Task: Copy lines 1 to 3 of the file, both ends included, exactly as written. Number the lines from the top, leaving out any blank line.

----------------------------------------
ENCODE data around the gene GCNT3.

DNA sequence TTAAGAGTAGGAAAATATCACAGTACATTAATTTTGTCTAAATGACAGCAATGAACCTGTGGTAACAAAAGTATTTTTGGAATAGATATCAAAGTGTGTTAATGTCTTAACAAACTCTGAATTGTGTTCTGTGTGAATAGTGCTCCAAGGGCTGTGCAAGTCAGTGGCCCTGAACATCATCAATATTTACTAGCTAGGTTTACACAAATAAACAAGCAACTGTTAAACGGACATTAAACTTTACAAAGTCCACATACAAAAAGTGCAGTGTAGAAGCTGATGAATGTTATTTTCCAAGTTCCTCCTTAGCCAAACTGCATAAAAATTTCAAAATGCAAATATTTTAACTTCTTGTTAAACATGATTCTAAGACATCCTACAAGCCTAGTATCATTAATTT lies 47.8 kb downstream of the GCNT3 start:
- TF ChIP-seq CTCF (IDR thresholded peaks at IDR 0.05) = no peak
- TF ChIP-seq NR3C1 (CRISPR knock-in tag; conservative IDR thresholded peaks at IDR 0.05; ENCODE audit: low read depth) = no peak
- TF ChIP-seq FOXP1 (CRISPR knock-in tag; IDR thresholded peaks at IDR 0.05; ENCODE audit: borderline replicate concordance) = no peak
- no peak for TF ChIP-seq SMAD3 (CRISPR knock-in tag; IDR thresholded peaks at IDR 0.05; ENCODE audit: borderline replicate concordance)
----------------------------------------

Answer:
ENCODE data around the gene GCNT3.

DNA sequence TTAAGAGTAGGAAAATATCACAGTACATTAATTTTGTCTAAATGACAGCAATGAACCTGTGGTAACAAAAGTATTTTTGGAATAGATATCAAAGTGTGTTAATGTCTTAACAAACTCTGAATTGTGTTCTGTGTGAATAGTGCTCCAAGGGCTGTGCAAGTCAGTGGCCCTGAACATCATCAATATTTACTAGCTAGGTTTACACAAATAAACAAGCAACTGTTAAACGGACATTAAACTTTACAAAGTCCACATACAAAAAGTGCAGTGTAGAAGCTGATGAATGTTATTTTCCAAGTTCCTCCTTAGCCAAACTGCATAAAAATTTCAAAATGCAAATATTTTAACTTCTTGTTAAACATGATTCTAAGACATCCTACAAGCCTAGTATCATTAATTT lies 47.8 kb downstream of the GCNT3 start:
- TF ChIP-seq CTCF (IDR thresholded peaks at IDR 0.05) = no peak